Setting the explicit framework location in build phases did not work for me. I had to drag the .framework into Xcode and make sure the files copied to my project.

#mbp2015 #xcode7 #ios9


There is various complex ways to do this, and some very smart solutions are proposed in this thread.

The main problem to all these solution is that it seriously decrease your library portability.

  • Each time you need to start a new project using your library and archive it for iTunes, it's a configuration hell.
  • Each time you need to share your project with your team or customers, it can break for any reason ( context, Xcode version, whatever,.. )

My choice has been finally to simply use frameworks - always - as recommended by Apple ( WWDC Videos ).

It is so easier and does the same job at the end !

Another quite elegant solution which seems to work is to use Private Cocoapods. Cocoapods does all the configuration work, header copy and so.

Frameworks rock !

  • 1
    Where do you set this? simply use frameworks - always - Jul 31, 2019 at 14:13
  • It not set anywhere. It's simply an architectural choice. Frameworks are 'modern libraries' which are much easier to link and manage. At the time of this message, swift still not allows to build binary libraries.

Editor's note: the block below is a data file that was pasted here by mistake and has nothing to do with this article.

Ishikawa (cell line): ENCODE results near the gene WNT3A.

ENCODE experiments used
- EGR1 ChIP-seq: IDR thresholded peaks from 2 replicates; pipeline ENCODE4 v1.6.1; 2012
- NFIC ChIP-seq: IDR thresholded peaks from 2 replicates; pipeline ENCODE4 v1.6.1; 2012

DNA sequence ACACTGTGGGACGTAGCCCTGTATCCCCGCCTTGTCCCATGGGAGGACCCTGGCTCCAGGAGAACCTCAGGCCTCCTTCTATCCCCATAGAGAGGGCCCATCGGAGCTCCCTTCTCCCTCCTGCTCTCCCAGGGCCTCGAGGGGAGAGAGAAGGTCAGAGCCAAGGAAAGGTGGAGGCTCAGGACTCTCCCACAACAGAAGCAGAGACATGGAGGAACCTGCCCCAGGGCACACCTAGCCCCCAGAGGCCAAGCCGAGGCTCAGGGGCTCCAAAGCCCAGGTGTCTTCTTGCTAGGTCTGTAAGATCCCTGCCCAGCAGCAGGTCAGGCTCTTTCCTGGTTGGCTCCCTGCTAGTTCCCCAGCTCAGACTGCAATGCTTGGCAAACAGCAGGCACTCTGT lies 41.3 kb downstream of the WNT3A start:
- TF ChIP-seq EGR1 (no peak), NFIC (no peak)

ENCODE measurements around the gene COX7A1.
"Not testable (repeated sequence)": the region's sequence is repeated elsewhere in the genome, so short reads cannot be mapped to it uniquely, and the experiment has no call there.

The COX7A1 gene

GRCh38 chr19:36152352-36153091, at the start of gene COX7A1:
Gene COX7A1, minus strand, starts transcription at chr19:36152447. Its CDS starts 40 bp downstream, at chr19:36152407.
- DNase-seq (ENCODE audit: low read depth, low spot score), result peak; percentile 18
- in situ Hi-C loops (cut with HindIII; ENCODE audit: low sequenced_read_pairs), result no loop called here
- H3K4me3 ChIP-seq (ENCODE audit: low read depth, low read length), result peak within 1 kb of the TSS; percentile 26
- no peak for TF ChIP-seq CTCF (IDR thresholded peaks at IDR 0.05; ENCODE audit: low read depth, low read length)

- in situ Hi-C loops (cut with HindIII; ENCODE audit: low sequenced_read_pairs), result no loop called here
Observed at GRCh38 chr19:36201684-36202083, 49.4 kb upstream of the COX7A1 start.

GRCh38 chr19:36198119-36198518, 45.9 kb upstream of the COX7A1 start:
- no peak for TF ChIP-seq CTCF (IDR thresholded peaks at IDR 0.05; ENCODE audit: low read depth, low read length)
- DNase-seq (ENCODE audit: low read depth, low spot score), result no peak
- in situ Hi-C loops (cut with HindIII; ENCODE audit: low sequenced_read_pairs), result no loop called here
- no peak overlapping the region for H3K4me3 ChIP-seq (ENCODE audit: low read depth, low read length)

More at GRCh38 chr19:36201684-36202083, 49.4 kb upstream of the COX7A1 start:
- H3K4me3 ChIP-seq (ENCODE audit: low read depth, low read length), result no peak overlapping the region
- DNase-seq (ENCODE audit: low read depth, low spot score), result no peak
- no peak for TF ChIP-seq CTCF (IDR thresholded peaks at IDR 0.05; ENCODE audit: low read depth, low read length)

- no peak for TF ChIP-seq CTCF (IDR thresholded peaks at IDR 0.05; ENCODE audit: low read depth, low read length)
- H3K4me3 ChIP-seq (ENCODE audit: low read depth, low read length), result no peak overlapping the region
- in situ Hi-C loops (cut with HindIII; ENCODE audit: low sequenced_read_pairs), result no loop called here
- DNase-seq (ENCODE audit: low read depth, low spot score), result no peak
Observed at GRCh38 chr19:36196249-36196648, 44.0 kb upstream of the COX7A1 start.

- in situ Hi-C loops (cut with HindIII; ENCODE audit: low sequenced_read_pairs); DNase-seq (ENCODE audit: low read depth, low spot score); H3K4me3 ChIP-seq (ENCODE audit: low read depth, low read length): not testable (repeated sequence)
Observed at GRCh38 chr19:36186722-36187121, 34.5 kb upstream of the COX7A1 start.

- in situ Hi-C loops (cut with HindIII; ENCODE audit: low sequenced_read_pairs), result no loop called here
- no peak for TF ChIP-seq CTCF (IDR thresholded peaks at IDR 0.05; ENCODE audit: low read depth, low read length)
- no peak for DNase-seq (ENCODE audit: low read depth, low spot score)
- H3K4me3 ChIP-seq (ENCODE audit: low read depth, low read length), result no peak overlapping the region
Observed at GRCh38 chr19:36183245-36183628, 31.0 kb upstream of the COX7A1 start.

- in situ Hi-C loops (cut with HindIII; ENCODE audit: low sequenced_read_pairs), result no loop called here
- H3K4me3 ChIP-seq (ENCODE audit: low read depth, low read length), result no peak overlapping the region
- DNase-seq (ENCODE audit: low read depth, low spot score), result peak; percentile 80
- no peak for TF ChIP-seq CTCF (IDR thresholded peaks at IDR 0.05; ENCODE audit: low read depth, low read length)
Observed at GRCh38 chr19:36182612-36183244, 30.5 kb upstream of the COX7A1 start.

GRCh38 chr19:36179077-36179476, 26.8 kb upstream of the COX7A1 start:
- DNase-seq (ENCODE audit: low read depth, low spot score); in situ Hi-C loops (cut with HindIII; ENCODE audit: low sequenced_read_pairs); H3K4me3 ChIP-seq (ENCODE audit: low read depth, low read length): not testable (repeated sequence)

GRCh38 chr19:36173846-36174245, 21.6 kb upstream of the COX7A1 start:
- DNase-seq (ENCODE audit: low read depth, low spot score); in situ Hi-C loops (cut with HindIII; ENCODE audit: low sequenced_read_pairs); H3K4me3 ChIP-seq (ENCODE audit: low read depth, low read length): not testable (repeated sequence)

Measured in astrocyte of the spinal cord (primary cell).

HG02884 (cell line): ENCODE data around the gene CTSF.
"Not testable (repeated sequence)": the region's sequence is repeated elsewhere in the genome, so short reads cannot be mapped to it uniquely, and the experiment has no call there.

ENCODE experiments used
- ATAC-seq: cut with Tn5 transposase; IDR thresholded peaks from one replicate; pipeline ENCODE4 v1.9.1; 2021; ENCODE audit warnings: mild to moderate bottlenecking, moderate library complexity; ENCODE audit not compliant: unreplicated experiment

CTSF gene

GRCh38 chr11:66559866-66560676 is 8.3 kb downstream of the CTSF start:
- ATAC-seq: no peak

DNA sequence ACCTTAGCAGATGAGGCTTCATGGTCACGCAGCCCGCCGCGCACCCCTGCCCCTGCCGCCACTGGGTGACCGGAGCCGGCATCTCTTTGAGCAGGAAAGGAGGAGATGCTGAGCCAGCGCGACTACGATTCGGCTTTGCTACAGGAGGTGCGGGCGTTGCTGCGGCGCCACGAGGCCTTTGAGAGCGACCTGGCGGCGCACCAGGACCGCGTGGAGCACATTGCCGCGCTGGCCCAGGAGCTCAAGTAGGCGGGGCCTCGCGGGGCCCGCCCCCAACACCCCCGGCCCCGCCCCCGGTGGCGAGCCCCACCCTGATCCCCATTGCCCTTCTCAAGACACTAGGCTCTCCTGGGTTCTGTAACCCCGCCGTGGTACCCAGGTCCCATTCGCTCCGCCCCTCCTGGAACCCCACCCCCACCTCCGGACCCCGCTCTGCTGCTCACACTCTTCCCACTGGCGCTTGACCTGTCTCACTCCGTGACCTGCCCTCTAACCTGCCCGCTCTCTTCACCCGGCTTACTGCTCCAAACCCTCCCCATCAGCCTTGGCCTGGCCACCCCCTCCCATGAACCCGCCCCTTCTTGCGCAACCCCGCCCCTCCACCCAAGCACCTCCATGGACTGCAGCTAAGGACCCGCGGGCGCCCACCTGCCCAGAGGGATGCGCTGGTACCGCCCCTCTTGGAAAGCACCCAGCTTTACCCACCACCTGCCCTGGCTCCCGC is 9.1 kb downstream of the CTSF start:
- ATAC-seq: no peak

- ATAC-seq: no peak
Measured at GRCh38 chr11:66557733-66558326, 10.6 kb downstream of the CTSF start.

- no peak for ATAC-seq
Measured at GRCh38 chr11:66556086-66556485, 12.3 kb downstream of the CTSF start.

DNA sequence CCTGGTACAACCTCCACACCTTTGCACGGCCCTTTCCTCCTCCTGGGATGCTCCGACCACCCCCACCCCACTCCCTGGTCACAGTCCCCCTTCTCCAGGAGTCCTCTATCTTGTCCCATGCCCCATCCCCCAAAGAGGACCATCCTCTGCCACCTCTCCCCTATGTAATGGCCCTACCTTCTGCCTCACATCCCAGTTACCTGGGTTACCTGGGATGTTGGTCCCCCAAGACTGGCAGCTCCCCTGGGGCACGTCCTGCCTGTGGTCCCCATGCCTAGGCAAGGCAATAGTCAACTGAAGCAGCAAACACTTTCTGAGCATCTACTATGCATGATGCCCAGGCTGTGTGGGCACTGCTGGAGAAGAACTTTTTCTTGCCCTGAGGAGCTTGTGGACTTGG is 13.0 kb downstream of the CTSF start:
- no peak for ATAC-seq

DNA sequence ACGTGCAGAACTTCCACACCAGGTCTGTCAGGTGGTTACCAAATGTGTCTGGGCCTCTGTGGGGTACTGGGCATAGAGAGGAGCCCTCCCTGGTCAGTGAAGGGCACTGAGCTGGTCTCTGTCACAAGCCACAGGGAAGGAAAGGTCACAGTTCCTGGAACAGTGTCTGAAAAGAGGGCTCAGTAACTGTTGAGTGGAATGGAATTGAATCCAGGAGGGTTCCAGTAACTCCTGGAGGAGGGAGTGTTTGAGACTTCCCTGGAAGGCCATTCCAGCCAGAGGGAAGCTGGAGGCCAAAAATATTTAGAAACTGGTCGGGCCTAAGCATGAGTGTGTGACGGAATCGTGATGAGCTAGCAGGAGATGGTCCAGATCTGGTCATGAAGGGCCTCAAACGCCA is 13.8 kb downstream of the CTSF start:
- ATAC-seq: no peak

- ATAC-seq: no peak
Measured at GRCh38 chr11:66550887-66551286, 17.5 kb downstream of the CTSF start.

– Moose
    Aug 1, 2019 at 18:32

Here is what solved the same problem for me.

I have an App Target, and an iMessage Extension Target. Then I had 2 SDKs (my own), which the App Target links against.

The problem was: my iMessage target was also using the 2 SDKs of mine (separate projects), but it wasn't linking against them in Build Phases --> Link Binary With Libraries. I had to add my 2 SDKs to the iMessage Target there, to match my App target, and now it archives.

So the moral of the story is: If you have multiple targets, such as extensions, make sure that all of your targets are linking against the libraries they need. It was able to Build and Deploy to Simulator and Device, but not Archive.


Update: Xcode 9

The above answers did not work for me using Xcode 9, but this answer worked perfectly for me. I have added $(OBJROOT)/UninstalledProducts/$(PLATFORM_NAME)/include to my "Header Search Paths" and Xcode did link the header of my static library with no problems.


When you create static library .modulemap and umbrella.h is generated additionally to .a library

To use objective-C static library you should

  • Link Library - add library as dependency
  • set Library Search paths
  • set Header Search Paths



Save yourself the trouble and do this = create new user account on your Mac -- open the project under the new user account-- all problems disappear. Save your time and keep your sanity. all of those nerdy replies don't help!!

Good Luck